Many people struggle with creating, setting, and maintaining boundaries. Many people are praised for “giving in” or “letting others have their way” or “being dependable” and not being able to say no. They put others first always, no matter what is happening in their lives, and don’t make time for themselves. These people have their own reasons for acting the way they do.
And when they want to change and start setting boundaries, the people in their lives may have both positive, neutral, and negative reactions.
Positive being supportive people who encourage these people to make time for themselves, “learn to say no”, and (put your experience here).
Neutral being people who are not openly supportive, but not intentionally against or challenging these people all the time to make them stop with the boundaries.
Negative being people who intentionally cross boundaries, disregard requests to stop, and cause so much trouble through manipulation or other negative behaviors that the boundary setter gives up trying to change. (your experience here) because there are many other ways to not support someone trying to create and maintain healthy boundaries.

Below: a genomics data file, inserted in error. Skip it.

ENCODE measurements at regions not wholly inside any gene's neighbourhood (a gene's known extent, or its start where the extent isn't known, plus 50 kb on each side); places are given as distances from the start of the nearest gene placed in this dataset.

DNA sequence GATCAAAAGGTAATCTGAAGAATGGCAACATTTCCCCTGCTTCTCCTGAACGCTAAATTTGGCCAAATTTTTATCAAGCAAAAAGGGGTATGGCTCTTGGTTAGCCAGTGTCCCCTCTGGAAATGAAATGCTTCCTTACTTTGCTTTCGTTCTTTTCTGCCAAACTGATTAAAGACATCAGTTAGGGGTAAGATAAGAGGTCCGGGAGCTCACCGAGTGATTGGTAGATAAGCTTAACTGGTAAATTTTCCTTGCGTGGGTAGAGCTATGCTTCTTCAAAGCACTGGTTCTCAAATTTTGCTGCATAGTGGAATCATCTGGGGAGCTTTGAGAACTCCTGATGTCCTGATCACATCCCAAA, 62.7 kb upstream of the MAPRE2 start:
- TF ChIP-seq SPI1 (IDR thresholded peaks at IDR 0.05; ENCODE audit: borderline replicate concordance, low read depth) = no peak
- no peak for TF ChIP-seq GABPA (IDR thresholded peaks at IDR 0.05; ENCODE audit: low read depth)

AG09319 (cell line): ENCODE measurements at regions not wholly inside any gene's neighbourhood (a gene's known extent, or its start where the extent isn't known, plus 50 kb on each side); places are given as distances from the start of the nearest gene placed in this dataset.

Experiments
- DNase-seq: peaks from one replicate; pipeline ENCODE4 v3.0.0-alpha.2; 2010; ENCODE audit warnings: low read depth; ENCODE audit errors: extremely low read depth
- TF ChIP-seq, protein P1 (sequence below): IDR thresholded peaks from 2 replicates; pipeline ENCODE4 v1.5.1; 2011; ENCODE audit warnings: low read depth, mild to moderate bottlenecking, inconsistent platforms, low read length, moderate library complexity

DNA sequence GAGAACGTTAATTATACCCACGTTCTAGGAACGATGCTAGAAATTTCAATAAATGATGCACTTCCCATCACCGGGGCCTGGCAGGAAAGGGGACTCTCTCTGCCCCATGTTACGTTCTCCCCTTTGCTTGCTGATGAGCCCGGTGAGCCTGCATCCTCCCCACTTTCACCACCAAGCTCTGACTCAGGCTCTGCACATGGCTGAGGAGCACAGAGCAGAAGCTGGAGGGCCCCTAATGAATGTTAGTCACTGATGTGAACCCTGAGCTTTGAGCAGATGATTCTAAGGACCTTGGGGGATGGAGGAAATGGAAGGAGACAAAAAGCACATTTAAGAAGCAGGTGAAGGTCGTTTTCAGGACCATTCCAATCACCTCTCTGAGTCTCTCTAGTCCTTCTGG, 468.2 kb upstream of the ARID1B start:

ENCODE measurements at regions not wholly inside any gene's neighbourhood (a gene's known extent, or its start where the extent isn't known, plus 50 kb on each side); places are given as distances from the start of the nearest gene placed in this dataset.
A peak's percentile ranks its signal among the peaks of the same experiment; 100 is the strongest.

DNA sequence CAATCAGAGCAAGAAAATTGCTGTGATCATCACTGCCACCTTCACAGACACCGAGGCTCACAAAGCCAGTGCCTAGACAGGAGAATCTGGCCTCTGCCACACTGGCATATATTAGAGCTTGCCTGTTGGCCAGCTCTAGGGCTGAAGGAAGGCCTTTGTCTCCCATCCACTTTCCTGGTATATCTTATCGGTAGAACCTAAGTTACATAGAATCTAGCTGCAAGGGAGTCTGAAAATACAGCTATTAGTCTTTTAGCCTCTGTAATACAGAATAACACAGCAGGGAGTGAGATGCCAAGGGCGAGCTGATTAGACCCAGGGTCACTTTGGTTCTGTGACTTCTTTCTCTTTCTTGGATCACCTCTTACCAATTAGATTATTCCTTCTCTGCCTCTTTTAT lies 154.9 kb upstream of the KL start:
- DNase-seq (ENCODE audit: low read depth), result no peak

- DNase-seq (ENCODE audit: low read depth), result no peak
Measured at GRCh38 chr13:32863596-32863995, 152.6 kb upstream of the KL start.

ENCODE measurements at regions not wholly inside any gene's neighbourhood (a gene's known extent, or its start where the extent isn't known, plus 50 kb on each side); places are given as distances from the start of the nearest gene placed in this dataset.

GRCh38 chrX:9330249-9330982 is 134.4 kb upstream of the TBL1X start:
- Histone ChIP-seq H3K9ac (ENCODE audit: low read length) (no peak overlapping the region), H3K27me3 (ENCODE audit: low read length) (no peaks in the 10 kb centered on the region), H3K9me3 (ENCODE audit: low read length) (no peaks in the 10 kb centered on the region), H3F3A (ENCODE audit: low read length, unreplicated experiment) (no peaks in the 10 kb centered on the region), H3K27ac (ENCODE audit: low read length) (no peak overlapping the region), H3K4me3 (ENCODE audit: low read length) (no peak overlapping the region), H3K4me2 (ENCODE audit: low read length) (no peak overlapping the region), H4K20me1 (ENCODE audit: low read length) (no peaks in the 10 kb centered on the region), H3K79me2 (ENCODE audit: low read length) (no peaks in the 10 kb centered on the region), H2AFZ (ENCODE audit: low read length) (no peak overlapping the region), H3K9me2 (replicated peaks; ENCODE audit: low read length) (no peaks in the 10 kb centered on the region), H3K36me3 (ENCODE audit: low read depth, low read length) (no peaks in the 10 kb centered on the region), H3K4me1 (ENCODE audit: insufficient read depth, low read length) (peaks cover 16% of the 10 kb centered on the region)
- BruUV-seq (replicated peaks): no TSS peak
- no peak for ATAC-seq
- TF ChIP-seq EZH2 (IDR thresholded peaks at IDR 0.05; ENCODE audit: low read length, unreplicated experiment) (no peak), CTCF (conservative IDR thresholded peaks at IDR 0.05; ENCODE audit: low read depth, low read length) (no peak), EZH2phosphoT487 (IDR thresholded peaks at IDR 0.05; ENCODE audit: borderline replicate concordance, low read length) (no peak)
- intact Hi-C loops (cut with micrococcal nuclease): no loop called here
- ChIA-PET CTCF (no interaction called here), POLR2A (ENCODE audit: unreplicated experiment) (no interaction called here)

How do I know this?
I’m one of those people who used to not have boundaries. I let people walk all over me in certain situations. Never spoke up for myself, but I would for others. Especially with emotional blackmail and physical presence since those were my family’s and other abusers’ specialties. Mostly, I did what people wanted and never said no because I didn’t believe I deserved to be safe and protected in any way.
All that changed when I started mental health counseling after college. Then, more so after I started my first job and met people who liked and respected me for me (or rather what they knew of me at the time). People at work were role models who showed me what healthy boundaries looked like in real life. Mental health counseling gave me the tools, knowledge, and safe place to practice boundaries, reflect on mistakes, and experiment.